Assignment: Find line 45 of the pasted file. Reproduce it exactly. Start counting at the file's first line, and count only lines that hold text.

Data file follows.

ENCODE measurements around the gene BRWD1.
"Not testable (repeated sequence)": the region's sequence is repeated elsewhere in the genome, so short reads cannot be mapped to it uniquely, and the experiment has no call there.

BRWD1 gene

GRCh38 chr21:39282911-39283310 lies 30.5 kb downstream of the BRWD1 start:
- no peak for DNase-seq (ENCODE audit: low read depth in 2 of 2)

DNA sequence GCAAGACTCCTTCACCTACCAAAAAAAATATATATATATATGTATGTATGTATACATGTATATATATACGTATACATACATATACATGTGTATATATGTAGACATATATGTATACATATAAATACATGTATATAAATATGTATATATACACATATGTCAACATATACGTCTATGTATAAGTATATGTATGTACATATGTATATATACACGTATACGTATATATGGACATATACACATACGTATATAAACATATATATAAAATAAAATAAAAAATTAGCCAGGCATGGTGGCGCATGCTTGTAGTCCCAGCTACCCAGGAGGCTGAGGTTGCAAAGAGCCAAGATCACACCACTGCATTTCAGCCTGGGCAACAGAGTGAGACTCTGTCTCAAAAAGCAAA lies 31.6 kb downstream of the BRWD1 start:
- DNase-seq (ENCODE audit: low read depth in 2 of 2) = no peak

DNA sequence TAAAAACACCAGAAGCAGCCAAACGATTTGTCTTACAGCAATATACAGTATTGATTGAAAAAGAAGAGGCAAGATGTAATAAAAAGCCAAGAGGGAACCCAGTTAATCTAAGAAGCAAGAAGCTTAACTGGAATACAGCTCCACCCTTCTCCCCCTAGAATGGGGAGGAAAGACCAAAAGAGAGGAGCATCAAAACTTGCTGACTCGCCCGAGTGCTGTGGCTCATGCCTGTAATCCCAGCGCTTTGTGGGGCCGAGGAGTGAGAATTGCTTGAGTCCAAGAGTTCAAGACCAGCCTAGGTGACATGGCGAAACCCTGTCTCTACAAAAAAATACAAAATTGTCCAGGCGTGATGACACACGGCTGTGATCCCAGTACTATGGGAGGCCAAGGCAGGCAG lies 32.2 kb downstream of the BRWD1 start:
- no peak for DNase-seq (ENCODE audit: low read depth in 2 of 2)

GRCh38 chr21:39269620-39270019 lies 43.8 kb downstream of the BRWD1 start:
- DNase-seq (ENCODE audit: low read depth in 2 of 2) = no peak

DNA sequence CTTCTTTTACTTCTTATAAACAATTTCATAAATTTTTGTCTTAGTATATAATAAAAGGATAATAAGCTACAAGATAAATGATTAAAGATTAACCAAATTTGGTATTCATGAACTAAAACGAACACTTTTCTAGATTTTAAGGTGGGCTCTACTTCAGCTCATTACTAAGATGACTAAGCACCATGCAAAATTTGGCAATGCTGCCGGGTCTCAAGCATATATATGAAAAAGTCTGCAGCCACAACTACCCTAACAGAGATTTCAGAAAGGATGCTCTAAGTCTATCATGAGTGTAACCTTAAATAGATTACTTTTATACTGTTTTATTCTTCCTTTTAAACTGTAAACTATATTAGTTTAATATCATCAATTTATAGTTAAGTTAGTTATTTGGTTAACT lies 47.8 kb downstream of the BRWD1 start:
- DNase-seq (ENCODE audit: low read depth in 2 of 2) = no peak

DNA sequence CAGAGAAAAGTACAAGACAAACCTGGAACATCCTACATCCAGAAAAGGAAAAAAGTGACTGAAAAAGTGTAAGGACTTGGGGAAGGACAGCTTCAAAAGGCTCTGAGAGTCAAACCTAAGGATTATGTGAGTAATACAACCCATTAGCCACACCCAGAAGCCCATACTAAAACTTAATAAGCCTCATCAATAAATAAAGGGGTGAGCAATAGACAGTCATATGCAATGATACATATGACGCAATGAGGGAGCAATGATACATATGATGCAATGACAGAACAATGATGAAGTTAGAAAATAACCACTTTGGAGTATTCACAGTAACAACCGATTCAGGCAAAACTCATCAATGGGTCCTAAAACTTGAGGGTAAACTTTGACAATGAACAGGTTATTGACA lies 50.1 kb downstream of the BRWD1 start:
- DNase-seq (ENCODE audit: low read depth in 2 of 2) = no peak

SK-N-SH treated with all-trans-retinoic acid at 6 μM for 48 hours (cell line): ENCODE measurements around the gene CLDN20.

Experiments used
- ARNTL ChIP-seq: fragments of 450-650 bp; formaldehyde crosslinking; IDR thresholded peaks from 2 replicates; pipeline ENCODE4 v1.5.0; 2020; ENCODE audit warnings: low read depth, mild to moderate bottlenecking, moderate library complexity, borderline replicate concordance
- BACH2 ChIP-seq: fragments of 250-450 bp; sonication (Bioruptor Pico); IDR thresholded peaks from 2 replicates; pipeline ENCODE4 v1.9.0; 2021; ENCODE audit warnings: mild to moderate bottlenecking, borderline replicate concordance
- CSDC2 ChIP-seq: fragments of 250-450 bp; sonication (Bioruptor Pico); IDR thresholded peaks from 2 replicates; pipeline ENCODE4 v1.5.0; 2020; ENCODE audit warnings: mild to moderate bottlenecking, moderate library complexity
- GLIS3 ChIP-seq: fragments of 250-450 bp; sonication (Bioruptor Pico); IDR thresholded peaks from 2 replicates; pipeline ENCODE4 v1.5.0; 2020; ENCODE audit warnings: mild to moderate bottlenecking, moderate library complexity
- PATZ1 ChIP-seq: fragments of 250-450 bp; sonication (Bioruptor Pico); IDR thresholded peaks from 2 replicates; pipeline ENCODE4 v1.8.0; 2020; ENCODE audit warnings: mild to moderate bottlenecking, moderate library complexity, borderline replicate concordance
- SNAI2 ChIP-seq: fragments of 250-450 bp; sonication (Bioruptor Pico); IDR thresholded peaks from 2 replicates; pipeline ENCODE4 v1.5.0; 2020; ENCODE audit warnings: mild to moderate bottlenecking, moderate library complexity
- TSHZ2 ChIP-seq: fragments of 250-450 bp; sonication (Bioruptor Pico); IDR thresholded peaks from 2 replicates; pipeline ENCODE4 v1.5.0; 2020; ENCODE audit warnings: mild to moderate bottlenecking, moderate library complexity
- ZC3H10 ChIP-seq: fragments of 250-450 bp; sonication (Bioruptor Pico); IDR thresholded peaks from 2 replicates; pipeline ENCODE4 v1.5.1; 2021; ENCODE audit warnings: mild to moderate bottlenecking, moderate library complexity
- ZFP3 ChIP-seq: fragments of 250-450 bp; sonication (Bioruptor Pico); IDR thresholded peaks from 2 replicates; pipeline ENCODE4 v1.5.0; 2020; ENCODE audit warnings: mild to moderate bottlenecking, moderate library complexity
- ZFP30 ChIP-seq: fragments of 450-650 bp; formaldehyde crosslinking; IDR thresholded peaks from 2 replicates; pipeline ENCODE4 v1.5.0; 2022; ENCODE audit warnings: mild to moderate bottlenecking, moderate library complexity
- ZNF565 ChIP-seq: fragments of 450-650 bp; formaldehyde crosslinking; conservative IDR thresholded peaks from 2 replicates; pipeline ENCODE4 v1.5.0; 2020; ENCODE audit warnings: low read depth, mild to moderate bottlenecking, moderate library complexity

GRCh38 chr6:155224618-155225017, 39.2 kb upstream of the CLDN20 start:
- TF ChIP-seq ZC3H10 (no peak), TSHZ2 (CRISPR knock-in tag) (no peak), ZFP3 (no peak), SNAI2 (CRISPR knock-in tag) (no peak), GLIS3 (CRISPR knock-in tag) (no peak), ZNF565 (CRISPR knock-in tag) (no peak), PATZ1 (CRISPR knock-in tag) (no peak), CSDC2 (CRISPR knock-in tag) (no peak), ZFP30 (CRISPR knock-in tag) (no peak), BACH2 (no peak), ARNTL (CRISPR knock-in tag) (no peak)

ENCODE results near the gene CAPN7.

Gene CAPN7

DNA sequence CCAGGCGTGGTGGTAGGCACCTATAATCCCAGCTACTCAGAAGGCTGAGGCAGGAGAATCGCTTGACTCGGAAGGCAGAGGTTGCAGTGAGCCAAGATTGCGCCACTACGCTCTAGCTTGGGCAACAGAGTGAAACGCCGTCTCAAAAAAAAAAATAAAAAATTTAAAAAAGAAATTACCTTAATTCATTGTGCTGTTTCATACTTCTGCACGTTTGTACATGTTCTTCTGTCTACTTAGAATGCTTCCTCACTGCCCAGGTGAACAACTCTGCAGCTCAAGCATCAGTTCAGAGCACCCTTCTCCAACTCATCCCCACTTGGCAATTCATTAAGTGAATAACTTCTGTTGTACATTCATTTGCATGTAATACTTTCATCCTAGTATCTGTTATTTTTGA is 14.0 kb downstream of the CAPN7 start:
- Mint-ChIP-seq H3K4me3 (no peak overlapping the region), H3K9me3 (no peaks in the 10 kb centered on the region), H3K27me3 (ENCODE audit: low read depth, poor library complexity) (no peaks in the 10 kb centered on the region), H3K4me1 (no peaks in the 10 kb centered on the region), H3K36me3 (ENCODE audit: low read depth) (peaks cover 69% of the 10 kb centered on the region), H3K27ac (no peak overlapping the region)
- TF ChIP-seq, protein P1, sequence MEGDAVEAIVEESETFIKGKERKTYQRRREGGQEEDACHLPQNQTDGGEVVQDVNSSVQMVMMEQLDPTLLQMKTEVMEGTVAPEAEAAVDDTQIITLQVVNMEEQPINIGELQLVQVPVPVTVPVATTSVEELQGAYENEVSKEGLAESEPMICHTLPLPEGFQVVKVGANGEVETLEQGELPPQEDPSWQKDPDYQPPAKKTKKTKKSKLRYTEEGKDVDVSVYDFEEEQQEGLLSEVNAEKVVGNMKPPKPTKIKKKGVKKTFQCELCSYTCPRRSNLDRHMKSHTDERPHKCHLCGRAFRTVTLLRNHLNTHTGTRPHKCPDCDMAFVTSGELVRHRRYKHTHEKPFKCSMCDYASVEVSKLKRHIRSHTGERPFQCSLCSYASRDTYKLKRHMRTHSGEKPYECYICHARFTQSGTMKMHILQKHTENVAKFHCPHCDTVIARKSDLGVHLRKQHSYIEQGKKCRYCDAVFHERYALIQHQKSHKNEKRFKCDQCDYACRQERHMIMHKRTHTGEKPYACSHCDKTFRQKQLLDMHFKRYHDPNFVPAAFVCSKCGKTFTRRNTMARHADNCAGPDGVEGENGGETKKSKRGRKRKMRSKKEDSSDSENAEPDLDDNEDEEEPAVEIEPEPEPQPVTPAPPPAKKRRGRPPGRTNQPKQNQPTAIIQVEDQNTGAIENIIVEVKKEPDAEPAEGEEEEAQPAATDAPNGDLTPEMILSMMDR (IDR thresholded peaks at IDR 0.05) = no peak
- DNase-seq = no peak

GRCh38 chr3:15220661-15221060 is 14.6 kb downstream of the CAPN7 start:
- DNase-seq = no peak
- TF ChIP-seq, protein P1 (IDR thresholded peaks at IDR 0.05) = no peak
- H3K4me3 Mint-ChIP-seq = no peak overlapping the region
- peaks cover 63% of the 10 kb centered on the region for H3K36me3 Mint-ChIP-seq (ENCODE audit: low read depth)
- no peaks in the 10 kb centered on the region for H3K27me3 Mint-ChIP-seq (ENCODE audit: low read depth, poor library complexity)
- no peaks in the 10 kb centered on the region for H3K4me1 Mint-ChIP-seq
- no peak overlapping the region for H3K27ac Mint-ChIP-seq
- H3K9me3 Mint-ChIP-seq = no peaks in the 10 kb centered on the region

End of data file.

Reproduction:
- H3K9me3 Mint-ChIP-seq = no peaks in the 10 kb centered on the region